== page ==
It’s the commonest metaphor I hear at work: ”Doctor, I am sick of band-aid solutions. I want to know the cause of (here insert symptom/disease) and I want to fix it”
Let’s start out with the most famous and useful band-aid in all of medicine. Insulin. Just read the description in Medical News Today: “(In 1922) the scientists went to the other wards with diabetic children, most of them comatose and dying from diabetic keto-acidosis. They went from bed-to-bed and injected them with the new purified extract – insulin. This is known as one of medicine’s most dramatic moments. Before injecting the last comatose children, the first started to awaken from their comas. A joyous moment for family members and hospital staff!!”
Yes, this still brings a tear to my eye. And yet insulin was, and still is, a band-aid. We are close to resolving the immune nature of Type 1 diabetes and with that will come a remedy for the cause, no doubt. But hey, insulin beats the alternative.
And there are band-aids for lots of problems: hypertension, migraine, depression.. And band-aid treatment can improve quality of life and often reduce mortality. People feel better, can function socially and at work, and with some diseases, may live longer. Although some diseases are cured by finding a cause, in the majority the actual curable origin remains elusive.
Take hypertension. In about 10% a cause is found and corrected – and your blood pressure drops. In the rest, well, some factors are modified (you know them – obesity, exercise and so on) but a cure is not possible – yet. And yet treating this hypertension with drugs (the dreaded ‘D’ word) lowers mortality. A band-aid is saving lives!
What about allergic and immune disease? We cannot find the cause of many cases of chronic hives and chronic sinusitis. These conditions lead to a great deal of pain and discomfort and embarrassment. All we offer are band-aids: antihistamines tablets, nasal sprays, sometimes even cortisone or steroids. But used judiciously, these drugs can often (not always) improve your life.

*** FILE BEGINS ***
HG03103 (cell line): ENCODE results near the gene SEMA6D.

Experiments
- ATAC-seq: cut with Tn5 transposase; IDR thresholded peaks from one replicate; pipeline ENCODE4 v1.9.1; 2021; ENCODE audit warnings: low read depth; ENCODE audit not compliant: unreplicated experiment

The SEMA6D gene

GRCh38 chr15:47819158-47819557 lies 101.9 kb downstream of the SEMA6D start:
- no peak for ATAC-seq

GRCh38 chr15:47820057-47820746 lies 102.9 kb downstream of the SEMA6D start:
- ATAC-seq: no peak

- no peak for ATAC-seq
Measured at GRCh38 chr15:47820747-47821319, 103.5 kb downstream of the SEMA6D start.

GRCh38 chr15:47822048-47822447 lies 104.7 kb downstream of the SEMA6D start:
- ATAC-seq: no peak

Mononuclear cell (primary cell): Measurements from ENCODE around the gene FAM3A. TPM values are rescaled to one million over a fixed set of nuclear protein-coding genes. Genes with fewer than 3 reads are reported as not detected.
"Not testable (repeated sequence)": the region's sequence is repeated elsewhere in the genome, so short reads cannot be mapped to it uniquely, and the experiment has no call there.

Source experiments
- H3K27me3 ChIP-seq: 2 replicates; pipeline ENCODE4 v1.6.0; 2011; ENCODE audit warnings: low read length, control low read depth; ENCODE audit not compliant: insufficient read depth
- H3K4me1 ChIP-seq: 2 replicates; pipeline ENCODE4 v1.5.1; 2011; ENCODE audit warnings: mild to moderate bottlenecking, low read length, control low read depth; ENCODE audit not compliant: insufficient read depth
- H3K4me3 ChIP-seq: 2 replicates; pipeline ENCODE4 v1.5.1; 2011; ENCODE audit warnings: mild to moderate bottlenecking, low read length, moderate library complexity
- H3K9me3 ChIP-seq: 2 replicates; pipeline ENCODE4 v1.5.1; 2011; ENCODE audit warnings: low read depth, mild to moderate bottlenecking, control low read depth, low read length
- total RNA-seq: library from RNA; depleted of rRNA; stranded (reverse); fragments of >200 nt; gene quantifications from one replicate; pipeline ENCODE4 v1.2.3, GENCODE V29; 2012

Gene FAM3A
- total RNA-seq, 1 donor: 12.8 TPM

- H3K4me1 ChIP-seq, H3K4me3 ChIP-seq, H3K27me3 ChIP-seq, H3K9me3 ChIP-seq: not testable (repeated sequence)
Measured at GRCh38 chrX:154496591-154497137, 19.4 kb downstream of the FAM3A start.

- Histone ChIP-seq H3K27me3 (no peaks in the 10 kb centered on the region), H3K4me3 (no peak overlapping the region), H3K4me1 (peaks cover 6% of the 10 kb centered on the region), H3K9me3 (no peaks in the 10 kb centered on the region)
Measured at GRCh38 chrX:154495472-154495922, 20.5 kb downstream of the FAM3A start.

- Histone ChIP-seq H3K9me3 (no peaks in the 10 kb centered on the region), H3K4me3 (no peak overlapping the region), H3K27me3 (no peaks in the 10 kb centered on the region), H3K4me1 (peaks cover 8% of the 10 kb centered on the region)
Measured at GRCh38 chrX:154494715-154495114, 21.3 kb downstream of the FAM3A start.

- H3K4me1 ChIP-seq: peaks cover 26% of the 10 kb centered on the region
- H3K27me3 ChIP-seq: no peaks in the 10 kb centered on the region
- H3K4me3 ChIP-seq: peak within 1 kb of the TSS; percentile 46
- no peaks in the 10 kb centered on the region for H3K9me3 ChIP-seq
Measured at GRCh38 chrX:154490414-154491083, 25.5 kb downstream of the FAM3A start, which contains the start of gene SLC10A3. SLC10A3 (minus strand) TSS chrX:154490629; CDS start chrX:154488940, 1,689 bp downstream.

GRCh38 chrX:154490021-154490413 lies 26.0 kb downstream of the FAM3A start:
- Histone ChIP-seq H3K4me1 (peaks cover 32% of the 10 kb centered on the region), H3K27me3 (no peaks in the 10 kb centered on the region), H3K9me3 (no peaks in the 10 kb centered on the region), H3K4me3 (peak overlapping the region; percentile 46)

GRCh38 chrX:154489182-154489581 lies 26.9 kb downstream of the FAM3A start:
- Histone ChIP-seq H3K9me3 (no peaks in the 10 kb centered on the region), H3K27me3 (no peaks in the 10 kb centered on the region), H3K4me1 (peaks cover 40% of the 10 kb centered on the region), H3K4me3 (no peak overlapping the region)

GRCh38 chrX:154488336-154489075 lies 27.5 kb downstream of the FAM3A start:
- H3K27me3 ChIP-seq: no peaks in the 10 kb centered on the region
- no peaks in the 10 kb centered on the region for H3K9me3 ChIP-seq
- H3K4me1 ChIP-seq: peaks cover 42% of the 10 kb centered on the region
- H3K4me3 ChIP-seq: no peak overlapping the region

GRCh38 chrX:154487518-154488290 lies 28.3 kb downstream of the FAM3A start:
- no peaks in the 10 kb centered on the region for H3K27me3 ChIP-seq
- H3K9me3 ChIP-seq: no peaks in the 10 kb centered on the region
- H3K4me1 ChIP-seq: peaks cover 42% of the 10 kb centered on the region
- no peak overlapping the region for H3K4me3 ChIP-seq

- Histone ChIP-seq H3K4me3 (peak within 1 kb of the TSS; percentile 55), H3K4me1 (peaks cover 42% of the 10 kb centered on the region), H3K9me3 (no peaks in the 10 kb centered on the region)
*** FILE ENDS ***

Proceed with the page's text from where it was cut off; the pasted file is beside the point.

Finally there is asthma. Trigger factors are important. But the ultimate cause escapes us. So what do regular inhaled corticosteroid preventer sprays do? Less hospital visits. Less time off school or work. Better sport performance. And a contribution to lowered mortality. Not bad for a band-aid. So, stick to your asthma action plans at all times.
The patient, carer and doctor must work together to find a cause for illness. Once examination and tests fail to find a reversible cause, it’s band-aid time. Whether you like to wear a band-aid for your illness depends not only on your perception of it being just a band-aid, and a balancing act between effectiveness and side-effects, but also a realisation that band-aid treatment is not necessarily evil in itself.
Which leaves us with old age. As someone in that group, I know the wonderful advantages of many band-aids. But senility is progressive, live with it, and listen to Woody Allen: “I’m not afraid of death; I just don’t want to be there when it happens”.